Do British academics care about free speech?

Freedom of expression is essential for rule of law and economic development, but is increasingly challenged by those who want to be insulated from the views of others in ‘safe spaces’ or the like. So how can academics, ICAEW and others who want to act in the long term public interest best make the case for free speech?

It seems to me that the University of Chicago does a pretty good job in its Statement on Principles of Free Expression but I would appreciate your thoughts.  In particular, is the US really making the running in this field, or is there a home grown alternative?

Of course, if you are a ‘safe placer’ yourself and don’t agree with the premise, please feel free to say so – I may be surprised, but I won’t be offended.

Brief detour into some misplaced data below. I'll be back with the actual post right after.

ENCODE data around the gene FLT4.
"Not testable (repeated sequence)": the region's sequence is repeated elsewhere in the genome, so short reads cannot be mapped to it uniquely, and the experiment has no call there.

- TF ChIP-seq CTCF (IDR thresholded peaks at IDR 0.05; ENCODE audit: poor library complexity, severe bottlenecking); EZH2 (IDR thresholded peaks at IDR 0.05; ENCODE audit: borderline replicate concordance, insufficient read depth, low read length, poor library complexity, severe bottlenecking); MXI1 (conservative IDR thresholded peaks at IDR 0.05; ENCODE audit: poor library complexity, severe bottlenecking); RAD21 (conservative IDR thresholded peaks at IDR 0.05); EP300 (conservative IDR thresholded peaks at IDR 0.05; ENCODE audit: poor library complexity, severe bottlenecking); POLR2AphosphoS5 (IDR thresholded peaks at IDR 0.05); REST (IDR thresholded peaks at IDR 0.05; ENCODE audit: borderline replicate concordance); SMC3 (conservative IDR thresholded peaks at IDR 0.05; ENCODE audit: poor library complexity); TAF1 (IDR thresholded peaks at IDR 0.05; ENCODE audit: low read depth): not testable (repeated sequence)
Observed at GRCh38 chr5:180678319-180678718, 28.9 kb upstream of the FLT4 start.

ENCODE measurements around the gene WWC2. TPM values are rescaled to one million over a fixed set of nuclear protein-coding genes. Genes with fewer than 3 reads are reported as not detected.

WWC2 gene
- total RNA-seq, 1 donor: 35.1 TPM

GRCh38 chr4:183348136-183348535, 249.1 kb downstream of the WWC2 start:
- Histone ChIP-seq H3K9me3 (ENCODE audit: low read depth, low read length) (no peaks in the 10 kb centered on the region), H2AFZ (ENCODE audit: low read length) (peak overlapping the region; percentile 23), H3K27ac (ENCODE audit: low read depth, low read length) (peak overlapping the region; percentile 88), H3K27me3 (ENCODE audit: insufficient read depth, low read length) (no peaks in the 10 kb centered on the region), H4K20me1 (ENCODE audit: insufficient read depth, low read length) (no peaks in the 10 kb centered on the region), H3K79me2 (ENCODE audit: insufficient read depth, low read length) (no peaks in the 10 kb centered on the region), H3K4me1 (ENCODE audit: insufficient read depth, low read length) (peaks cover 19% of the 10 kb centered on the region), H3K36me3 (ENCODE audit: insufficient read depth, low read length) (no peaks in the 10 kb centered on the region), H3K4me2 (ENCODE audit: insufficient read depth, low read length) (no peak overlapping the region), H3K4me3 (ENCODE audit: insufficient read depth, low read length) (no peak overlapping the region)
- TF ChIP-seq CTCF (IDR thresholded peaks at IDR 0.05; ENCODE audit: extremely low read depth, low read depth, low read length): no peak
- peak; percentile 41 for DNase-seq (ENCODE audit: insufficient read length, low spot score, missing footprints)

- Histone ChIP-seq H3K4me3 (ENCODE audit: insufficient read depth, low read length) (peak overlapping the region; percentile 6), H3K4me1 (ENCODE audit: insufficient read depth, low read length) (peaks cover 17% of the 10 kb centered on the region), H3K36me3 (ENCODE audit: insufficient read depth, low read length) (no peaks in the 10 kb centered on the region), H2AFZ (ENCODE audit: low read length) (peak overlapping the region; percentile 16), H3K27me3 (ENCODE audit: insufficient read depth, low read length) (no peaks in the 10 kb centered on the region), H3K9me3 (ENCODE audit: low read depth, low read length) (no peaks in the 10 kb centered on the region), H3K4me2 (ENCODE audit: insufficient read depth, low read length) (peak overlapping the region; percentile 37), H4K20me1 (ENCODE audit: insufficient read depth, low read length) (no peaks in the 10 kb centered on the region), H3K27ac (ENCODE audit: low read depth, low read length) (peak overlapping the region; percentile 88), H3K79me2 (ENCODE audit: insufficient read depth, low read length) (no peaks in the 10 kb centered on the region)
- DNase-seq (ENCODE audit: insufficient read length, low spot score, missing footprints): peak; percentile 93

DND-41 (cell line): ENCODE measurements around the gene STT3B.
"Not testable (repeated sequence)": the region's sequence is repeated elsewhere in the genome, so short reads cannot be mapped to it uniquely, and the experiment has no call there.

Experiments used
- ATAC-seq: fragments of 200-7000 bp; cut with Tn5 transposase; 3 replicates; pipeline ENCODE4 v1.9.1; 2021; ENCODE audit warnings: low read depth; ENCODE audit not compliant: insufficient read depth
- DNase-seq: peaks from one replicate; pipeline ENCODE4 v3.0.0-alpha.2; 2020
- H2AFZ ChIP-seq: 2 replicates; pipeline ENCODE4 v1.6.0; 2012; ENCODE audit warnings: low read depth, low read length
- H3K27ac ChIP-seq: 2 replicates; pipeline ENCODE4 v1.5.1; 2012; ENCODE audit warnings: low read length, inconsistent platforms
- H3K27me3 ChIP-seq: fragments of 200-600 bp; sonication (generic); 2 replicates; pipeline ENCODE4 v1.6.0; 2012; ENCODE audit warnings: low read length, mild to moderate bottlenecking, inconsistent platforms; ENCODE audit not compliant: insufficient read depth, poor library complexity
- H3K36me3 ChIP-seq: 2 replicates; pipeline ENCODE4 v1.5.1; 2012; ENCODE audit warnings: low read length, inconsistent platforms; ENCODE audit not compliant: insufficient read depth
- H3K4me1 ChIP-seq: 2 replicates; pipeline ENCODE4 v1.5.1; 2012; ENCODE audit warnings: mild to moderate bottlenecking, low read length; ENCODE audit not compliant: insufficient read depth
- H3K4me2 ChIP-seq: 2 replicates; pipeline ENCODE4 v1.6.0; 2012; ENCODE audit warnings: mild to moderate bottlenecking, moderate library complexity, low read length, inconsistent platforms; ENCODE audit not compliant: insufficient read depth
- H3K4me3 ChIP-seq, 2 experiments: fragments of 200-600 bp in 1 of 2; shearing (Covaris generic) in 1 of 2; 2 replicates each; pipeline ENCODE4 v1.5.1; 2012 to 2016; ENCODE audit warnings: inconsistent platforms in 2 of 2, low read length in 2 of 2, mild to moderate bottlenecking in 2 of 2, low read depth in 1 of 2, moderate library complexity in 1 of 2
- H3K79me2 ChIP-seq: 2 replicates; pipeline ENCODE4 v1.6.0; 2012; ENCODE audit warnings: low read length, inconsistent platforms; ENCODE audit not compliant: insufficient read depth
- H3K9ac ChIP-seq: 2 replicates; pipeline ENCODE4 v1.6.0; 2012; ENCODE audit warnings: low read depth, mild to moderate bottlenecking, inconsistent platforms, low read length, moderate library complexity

Anonymous
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  • I do agree!  The essence of a liberal democracy is that people are free to hold diverse opinions.  Indeed, many of the social changes that are seen to have benefitted in UK in last 50 years have only been possible because minority groups have been able to challenge the prevailing orthodoxy.  This is a sign of the health and well being of our liberal democracy.  It REALLY concerns me when people or groups which challenge a prevailing orthodoxy are vilified or denied a platform to express those views.  

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